The next item on our list of required label items is the alcohol statement. Ever since the early days of the history of the US the government has seen fit to place a tax on alcohol, at least the start out of it was just until the debt from the revolutionary war was paid off………………so much for that plan.
Anyway, fast forward to today when in the world of still wines there are two tax classes of wine. The first is called the Table wine tax class and it includes all still wines with alcohols in the range of 7 to 14% alcohol. The second tax class is called the Dessert wine tax class and it covers wines with alcohols from 14 to 24% alcohol. You may be amused at their use of the term dessert, however once upon a time wines rarely had alcohols even close, and let alone higher than 14% and if they did they were of the sherry or port style so were served at that portion of a meal.
The details of the requirements involved in assigning what alcohol is put on a label also are influenced by tolerance ranges. This means that what alcohol is put on a wine’s label can only vary so far from what the actual true alcohol is of the wine. For the table wine tax class that tolerance range is plus or minus 1.5%, and for the dessert wine tax class the range is 1.0%. It is a definite no-no to cross over or below tax class lines so for example if a wine has an actual alcohol of 13.2% its label alcohol could go as low as 11.7%, but only as high at 14.0%. (it must still fall in the table wine range)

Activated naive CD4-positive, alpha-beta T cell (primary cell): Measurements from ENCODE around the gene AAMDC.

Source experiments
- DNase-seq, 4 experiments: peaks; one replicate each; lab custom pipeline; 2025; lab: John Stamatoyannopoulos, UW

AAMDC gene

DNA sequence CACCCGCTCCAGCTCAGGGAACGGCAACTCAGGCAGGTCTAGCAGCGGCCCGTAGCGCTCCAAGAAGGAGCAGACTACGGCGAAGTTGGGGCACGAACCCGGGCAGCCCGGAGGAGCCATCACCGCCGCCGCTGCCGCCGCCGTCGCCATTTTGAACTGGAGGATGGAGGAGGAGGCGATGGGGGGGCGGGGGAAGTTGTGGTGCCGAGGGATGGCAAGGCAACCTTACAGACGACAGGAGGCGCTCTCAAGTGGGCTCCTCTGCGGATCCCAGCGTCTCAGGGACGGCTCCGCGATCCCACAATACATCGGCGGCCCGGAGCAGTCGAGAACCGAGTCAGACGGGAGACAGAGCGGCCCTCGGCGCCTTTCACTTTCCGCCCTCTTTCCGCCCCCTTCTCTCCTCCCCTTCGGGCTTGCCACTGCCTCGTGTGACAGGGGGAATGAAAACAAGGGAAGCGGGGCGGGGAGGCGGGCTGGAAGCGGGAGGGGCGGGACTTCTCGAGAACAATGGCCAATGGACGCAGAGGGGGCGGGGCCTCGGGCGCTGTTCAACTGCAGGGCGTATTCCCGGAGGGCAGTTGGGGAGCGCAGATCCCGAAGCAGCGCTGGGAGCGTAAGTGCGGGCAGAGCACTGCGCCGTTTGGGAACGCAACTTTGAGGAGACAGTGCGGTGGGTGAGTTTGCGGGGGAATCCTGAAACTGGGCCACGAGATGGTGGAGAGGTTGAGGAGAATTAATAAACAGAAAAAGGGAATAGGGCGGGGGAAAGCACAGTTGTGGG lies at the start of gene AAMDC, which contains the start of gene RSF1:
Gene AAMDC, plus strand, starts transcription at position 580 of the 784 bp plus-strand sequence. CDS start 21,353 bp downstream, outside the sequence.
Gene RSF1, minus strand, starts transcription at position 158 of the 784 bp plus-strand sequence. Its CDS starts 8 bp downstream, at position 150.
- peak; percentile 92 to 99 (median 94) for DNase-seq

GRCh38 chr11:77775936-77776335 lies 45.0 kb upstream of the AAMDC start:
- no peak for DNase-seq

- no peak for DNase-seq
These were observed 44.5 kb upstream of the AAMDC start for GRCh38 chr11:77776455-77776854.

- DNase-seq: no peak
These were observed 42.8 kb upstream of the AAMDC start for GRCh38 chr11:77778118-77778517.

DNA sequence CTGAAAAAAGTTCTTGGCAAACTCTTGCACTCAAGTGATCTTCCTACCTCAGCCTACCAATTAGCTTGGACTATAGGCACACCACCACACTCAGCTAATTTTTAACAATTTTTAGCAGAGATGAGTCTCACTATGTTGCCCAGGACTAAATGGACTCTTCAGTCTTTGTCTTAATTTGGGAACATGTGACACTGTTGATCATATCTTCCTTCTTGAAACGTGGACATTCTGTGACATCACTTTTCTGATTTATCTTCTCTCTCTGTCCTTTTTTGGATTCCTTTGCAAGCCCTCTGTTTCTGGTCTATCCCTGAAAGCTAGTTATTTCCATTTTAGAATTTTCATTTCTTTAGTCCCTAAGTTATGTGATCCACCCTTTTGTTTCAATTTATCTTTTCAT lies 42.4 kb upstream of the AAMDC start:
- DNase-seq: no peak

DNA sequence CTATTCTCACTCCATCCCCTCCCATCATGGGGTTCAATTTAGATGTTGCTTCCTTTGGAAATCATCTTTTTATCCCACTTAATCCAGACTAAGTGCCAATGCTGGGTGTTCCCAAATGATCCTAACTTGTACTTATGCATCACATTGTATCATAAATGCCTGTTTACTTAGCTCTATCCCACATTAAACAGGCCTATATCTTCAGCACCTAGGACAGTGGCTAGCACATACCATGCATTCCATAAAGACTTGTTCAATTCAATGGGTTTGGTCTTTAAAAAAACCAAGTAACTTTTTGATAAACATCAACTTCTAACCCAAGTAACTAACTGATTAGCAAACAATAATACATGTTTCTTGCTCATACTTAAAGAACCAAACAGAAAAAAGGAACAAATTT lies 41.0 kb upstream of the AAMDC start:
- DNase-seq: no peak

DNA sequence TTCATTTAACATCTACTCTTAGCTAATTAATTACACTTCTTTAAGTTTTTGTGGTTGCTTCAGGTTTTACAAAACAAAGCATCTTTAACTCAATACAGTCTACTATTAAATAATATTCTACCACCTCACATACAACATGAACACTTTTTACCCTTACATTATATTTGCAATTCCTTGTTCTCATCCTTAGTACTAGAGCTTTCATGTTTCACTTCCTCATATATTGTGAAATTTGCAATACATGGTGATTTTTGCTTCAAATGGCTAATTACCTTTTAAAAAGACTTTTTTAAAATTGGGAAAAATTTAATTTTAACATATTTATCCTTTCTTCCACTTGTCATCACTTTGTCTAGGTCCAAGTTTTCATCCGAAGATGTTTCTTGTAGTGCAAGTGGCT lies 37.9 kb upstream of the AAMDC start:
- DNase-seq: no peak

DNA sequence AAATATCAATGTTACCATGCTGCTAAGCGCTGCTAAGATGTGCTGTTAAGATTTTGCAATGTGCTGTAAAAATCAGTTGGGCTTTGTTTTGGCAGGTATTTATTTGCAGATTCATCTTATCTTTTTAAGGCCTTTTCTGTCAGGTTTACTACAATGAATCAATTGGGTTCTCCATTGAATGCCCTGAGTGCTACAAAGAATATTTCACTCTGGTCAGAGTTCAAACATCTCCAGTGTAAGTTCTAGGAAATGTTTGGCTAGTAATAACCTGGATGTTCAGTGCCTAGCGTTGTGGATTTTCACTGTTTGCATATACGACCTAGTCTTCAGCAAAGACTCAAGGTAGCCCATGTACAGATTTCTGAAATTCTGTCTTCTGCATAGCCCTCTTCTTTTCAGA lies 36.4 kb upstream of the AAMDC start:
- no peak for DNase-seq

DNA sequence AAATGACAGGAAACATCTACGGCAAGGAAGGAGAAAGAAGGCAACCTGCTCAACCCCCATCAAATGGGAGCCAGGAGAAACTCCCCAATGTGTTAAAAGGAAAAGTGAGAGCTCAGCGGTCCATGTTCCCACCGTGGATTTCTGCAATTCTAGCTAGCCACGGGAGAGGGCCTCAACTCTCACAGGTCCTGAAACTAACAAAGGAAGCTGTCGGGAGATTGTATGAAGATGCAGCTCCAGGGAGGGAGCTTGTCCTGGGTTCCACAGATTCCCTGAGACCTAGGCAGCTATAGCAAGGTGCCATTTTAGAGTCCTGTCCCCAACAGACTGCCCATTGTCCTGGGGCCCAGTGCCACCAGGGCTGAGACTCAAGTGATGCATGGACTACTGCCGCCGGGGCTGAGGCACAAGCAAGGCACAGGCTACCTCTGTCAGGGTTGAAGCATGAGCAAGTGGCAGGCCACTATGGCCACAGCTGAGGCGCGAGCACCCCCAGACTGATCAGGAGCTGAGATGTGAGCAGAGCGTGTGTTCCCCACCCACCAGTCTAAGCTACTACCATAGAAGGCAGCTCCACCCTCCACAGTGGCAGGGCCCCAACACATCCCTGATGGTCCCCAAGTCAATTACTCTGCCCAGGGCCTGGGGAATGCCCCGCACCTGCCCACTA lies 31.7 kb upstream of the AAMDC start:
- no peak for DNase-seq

Alcohol statements also are often used as marketing tools. In many instances a winery will want to give certain impressions about their wine through it’s alcohol statement. Use of a lower alcohol is often used to give the impression of a lighter style. And these days as especially for red wines the style has been pushing the envelope on very ripe and therefore very high alcohol wines the winery may lean toward using the lower end alcohols for their labels so as not to confuse their customers into thinking they just bought a bottle of port!
Next topic: Health Warning Statement.